Recent experimental advances allow trapped dilute Fermi gases of 6Li and 40K to be cooled far below the quantum-degeneracy temperature. Using a Feshbach resonance, experimentalists can tune the strength of the inter-particle interaction by adjusting a magnetic field. This allows experimentalists to realize tunable, strongly interacting, nonperturbative systems that bear strong similarity to nuclei and neutron matter and that exhibit a wide range of interesting physical phenomena, including the crossover from a Bose-Einstein condensate (BEC) regime to a Bardeen-Cooper-Schrieffer (BCS) regime. Of particular interest is the unitary regime, where the interaction is strongest (i.e., infinite scattering length). A pseudogap phase, in which the pairing gap is non-zero, was proposed to exist in the unitary gas above the superfluid critical temperature.
We are studying such cold atomic Fermi gases in the framework of the CI shell model, an approach widely used in atomic, molecular and nuclear physics.
The inter-particle interaction is usually modeled by a contact interaction. This interaction requires a regularization such as a cutoff in the number of oscillator shells in relative motion. The convergence of the many-particle energies in the regularization parameter is slow. We have introduced a new, separable effective interaction in the CI approach that allows for much faster convergence of the energies in the regularization parameter (PRL 2008, PRA 2012). This fast convergence has enabled us to calculate accurately spectra of few-atom systems.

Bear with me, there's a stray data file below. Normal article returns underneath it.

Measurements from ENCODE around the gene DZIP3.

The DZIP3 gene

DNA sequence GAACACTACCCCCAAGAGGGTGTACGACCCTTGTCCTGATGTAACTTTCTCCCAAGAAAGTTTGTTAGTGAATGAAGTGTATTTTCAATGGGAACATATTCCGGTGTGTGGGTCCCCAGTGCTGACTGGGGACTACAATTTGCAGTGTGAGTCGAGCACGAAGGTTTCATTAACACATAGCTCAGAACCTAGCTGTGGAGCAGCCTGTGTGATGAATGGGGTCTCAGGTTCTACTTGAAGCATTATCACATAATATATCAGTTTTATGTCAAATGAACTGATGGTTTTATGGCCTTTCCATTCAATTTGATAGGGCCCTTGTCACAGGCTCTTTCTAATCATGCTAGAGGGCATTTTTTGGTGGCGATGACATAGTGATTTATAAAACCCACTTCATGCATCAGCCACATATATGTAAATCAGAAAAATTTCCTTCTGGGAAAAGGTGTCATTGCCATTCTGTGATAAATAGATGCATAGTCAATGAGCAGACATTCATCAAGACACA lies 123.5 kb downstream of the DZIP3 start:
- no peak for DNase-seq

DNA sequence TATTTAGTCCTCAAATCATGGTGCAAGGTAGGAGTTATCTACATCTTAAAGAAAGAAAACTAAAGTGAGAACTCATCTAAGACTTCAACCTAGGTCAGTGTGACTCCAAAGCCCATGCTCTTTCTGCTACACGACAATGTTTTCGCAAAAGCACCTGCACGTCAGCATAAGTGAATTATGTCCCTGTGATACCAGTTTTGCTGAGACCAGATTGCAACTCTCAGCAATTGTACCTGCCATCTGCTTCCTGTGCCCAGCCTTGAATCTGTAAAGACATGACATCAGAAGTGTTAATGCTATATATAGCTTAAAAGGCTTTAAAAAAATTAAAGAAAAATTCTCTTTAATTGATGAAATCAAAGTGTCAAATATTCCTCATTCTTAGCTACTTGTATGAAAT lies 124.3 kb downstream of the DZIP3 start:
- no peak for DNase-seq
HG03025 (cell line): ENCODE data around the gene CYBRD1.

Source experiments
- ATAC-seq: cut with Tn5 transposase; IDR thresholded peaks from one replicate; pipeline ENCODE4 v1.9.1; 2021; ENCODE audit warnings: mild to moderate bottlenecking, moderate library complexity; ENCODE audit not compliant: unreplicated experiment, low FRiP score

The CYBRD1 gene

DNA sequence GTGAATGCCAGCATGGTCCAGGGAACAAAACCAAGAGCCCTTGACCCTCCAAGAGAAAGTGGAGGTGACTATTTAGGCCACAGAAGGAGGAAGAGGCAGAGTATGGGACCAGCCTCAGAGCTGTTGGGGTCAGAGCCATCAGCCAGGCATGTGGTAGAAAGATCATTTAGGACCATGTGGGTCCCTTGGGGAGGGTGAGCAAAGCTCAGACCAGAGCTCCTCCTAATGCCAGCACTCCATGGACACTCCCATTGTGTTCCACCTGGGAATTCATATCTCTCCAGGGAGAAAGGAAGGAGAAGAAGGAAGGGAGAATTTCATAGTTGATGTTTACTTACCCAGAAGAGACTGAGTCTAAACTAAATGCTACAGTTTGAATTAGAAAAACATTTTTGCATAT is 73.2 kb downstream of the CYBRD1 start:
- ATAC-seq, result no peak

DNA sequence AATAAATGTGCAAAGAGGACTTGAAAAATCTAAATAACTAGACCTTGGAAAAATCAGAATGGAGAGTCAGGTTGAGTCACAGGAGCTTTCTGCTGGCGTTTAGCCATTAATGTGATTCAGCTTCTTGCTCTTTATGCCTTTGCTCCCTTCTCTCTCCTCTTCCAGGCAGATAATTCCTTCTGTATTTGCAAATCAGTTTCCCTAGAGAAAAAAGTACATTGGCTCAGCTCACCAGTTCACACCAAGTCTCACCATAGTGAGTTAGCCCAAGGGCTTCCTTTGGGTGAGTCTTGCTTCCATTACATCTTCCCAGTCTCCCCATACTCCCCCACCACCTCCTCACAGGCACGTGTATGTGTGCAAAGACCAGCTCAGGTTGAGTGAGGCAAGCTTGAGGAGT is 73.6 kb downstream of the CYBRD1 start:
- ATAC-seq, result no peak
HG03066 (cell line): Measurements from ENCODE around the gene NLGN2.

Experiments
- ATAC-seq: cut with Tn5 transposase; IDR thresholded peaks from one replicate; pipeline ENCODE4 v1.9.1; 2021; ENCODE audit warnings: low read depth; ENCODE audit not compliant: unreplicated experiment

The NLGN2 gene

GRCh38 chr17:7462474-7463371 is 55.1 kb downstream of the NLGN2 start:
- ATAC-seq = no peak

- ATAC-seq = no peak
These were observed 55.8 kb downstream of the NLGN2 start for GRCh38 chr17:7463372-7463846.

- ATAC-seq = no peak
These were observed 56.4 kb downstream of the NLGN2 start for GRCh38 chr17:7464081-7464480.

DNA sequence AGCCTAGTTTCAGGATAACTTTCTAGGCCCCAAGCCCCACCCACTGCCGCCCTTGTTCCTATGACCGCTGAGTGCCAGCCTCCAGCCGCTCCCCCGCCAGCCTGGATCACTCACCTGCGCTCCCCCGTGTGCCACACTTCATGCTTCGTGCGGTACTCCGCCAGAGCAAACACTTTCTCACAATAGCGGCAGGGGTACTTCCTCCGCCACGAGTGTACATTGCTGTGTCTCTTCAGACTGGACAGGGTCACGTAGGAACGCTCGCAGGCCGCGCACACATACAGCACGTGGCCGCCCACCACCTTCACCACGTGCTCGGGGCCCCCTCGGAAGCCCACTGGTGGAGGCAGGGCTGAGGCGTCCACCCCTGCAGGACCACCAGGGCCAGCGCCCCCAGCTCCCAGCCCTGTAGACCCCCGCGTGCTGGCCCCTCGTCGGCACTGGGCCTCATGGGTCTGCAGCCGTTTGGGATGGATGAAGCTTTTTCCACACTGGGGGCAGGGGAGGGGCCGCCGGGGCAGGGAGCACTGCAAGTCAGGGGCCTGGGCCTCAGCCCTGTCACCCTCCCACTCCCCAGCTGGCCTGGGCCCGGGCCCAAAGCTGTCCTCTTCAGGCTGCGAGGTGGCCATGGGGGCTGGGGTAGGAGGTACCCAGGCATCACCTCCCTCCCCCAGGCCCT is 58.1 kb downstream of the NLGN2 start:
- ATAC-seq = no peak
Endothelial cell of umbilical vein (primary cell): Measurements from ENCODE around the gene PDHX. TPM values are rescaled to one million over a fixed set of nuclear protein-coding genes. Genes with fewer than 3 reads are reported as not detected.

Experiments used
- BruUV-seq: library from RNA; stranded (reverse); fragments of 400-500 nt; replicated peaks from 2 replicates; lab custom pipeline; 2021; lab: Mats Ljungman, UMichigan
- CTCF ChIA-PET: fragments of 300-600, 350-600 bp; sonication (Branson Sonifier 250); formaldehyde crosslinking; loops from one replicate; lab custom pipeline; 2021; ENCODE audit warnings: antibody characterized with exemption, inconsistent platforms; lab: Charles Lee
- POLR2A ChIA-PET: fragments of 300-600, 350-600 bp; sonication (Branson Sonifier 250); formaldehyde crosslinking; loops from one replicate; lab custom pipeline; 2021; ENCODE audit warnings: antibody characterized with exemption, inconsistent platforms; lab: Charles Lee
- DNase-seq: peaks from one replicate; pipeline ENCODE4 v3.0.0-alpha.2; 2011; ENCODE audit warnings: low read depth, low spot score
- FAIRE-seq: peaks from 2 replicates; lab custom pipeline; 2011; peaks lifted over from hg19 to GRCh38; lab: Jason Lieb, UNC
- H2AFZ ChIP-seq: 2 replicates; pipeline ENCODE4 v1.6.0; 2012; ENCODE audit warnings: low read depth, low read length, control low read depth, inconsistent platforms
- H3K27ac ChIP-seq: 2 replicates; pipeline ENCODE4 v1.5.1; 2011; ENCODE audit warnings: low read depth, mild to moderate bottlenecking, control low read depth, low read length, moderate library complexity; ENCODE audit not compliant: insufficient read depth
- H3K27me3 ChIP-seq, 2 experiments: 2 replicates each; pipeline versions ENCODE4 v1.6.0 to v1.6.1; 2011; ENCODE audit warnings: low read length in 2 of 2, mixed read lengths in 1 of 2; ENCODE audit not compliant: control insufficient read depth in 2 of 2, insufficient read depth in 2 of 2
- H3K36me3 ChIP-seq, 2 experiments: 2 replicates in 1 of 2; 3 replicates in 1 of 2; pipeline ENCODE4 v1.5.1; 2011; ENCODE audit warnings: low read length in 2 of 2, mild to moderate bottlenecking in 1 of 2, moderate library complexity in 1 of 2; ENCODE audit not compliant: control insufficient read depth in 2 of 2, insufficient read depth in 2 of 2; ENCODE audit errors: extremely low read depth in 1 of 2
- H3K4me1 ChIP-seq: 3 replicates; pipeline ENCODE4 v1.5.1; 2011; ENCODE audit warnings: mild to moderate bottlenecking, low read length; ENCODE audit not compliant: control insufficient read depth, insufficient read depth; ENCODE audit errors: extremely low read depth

We have introduced a new Monte Carlo method in the CI framework, CI Monte Carlo (CIMC), that uses a guiding wave function in Fock space to circumvent the sign problem and find an approximate solution to the ground state (PRA 2013). We have used the method to calculate the ground-state energy and energy-staggering pairing gap as a function of the number of particles for the trapped unitary gas.
We have applied the auxiliary-field quantum Monte Carlo (AFMC) method developed for nuclei to study the properties of a finite-size trapped cold atomic Fermi gas in the unitary limit of infinite scattering length (PRA 2013). Our calculations included the first ab initio determination of the heat capacity and energy-staggering pairing gap across the superfuid phase transition in any cold atomic system.
The homogenous two-component unitary Fermi gas has been studied extensively both theoretically and experimentally, and has connections to many areas of physics. A major topic of interest and debate is the existence of a so-called pseudogap regime above the critical temperature for superfluidity. Previous quantum Monte Carlo simulations claimed to demonstrate a pronounced pseudogap effect. We have applied finite-temperature AFMC to study the thermodynamics of the homogenous Fermi gas on a spatial lattice (arxiv 2018). Our calculations differ from previous AFMC calculations in that we do not use a spherical cutoff in momentum space and carry out the calculations in the canonical ensemble of fixed particle number. We have calculated the heat capacity, condensate fraction, a model-independent pairing gap, and spin susceptibility. In contrast to previous AFMC simulations, our calculations do not show clear signatures of a pseudogap and will likely motivate further experiments.